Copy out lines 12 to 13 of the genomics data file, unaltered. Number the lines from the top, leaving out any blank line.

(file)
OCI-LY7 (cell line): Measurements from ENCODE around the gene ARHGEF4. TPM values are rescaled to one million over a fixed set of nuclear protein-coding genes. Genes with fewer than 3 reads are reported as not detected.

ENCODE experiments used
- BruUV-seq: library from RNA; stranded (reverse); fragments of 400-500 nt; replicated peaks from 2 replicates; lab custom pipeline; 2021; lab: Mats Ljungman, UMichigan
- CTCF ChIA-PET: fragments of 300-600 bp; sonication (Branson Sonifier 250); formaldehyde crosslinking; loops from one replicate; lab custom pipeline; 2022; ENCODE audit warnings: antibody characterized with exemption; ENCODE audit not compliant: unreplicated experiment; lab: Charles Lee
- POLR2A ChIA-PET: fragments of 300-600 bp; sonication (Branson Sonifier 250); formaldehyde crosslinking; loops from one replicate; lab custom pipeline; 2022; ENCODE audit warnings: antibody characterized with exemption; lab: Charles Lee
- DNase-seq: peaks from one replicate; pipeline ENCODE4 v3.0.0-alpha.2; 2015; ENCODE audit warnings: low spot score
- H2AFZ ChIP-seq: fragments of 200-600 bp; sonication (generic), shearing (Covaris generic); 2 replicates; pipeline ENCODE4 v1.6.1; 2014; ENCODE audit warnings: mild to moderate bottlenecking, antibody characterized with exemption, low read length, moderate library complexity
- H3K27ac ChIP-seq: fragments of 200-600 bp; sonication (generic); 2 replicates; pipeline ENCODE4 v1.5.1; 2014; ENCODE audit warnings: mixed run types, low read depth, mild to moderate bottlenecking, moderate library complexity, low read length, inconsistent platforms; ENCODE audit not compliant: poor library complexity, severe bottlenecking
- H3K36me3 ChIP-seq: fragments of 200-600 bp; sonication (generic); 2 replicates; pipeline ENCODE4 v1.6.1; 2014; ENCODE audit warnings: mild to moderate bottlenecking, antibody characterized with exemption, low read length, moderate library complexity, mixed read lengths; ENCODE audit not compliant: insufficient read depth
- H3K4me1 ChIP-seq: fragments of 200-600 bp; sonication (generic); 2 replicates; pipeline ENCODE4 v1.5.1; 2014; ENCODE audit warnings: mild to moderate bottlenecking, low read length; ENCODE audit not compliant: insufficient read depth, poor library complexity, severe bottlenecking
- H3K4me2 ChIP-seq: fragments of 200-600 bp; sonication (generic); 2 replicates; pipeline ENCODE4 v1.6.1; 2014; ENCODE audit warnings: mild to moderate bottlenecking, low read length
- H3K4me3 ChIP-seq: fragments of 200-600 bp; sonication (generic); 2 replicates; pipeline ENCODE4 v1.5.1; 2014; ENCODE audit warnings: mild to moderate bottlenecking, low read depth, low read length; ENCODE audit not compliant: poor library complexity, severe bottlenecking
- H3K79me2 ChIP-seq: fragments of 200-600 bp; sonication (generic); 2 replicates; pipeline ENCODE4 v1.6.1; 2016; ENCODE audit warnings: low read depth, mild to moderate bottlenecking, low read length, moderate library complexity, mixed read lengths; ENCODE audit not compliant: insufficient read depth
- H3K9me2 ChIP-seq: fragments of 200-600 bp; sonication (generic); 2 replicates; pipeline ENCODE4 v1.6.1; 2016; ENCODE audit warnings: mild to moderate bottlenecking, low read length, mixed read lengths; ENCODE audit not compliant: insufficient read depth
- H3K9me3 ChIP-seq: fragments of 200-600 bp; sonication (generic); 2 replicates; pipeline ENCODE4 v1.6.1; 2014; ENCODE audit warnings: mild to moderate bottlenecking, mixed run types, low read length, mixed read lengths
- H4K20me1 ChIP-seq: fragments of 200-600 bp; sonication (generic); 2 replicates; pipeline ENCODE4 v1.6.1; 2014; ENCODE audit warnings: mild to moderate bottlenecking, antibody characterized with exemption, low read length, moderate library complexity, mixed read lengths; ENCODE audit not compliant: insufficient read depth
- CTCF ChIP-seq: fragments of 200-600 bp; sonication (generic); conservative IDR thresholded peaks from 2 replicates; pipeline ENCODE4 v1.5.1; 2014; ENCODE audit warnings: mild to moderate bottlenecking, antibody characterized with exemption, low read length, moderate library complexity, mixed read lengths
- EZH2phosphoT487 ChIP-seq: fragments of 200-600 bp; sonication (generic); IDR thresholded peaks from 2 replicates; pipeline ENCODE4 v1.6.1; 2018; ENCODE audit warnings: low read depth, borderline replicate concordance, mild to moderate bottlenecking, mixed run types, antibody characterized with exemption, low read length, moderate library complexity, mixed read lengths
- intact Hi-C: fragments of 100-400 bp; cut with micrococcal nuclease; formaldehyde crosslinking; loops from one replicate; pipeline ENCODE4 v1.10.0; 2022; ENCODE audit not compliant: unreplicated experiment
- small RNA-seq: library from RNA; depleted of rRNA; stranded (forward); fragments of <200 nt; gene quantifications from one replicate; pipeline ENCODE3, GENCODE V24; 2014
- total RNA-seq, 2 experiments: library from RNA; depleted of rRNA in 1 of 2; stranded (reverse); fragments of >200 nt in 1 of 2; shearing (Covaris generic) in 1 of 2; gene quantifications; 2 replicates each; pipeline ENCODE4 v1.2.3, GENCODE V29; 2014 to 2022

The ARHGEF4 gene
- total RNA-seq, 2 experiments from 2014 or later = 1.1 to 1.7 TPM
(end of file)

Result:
- H3K4me3 ChIP-seq: fragments of 200-600 bp; sonication (generic); 2 replicates; pipeline ENCODE4 v1.5.1; 2014; ENCODE audit warnings: mild to moderate bottlenecking, low read depth, low read length; ENCODE audit not compliant: poor library complexity, severe bottlenecking
- H3K79me2 ChIP-seq: fragments of 200-600 bp; sonication (generic); 2 replicates; pipeline ENCODE4 v1.6.1; 2016; ENCODE audit warnings: low read depth, mild to moderate bottlenecking, low read length, moderate library complexity, mixed read lengths; ENCODE audit not compliant: insufficient read depth